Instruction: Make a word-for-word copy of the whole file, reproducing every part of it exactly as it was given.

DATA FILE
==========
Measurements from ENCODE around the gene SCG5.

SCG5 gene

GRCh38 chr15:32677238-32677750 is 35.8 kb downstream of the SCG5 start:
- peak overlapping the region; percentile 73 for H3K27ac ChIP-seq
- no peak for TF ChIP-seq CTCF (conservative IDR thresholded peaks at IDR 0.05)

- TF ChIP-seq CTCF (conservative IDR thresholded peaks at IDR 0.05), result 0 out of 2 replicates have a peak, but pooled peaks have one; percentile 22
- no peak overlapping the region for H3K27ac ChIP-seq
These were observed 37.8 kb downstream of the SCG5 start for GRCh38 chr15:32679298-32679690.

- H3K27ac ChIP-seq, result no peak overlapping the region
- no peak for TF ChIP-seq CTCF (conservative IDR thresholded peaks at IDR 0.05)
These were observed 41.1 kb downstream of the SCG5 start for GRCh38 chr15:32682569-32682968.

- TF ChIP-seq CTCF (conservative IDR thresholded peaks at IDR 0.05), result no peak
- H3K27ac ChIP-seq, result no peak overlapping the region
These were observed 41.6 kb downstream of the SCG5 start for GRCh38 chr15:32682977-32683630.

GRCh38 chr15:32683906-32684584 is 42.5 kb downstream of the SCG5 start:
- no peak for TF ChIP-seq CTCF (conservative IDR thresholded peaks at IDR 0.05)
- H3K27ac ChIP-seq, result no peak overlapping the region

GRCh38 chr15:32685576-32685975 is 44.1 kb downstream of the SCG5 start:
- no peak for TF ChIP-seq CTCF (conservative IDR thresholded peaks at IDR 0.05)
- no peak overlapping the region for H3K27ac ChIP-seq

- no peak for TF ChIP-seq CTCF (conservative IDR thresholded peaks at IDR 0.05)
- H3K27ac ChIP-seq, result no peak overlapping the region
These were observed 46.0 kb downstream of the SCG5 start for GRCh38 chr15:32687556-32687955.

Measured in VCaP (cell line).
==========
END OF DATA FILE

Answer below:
Measurements from ENCODE around the gene SCG5.

SCG5 gene

GRCh38 chr15:32677238-32677750 is 35.8 kb downstream of the SCG5 start:
- peak overlapping the region; percentile 73 for H3K27ac ChIP-seq
- no peak for TF ChIP-seq CTCF (conservative IDR thresholded peaks at IDR 0.05)

- TF ChIP-seq CTCF (conservative IDR thresholded peaks at IDR 0.05), result 0 out of 2 replicates have a peak, but pooled peaks have one; percentile 22
- no peak overlapping the region for H3K27ac ChIP-seq
These were observed 37.8 kb downstream of the SCG5 start for GRCh38 chr15:32679298-32679690.

- H3K27ac ChIP-seq, result no peak overlapping the region
- no peak for TF ChIP-seq CTCF (conservative IDR thresholded peaks at IDR 0.05)
These were observed 41.1 kb downstream of the SCG5 start for GRCh38 chr15:32682569-32682968.

- TF ChIP-seq CTCF (conservative IDR thresholded peaks at IDR 0.05), result no peak
- H3K27ac ChIP-seq, result no peak overlapping the region
These were observed 41.6 kb downstream of the SCG5 start for GRCh38 chr15:32682977-32683630.

GRCh38 chr15:32683906-32684584 is 42.5 kb downstream of the SCG5 start:
- no peak for TF ChIP-seq CTCF (conservative IDR thresholded peaks at IDR 0.05)
- H3K27ac ChIP-seq, result no peak overlapping the region

GRCh38 chr15:32685576-32685975 is 44.1 kb downstream of the SCG5 start:
- no peak for TF ChIP-seq CTCF (conservative IDR thresholded peaks at IDR 0.05)
- no peak overlapping the region for H3K27ac ChIP-seq

- no peak for TF ChIP-seq CTCF (conservative IDR thresholded peaks at IDR 0.05)
- H3K27ac ChIP-seq, result no peak overlapping the region
These were observed 46.0 kb downstream of the SCG5 start for GRCh38 chr15:32687556-32687955.

Measured in VCaP (cell line).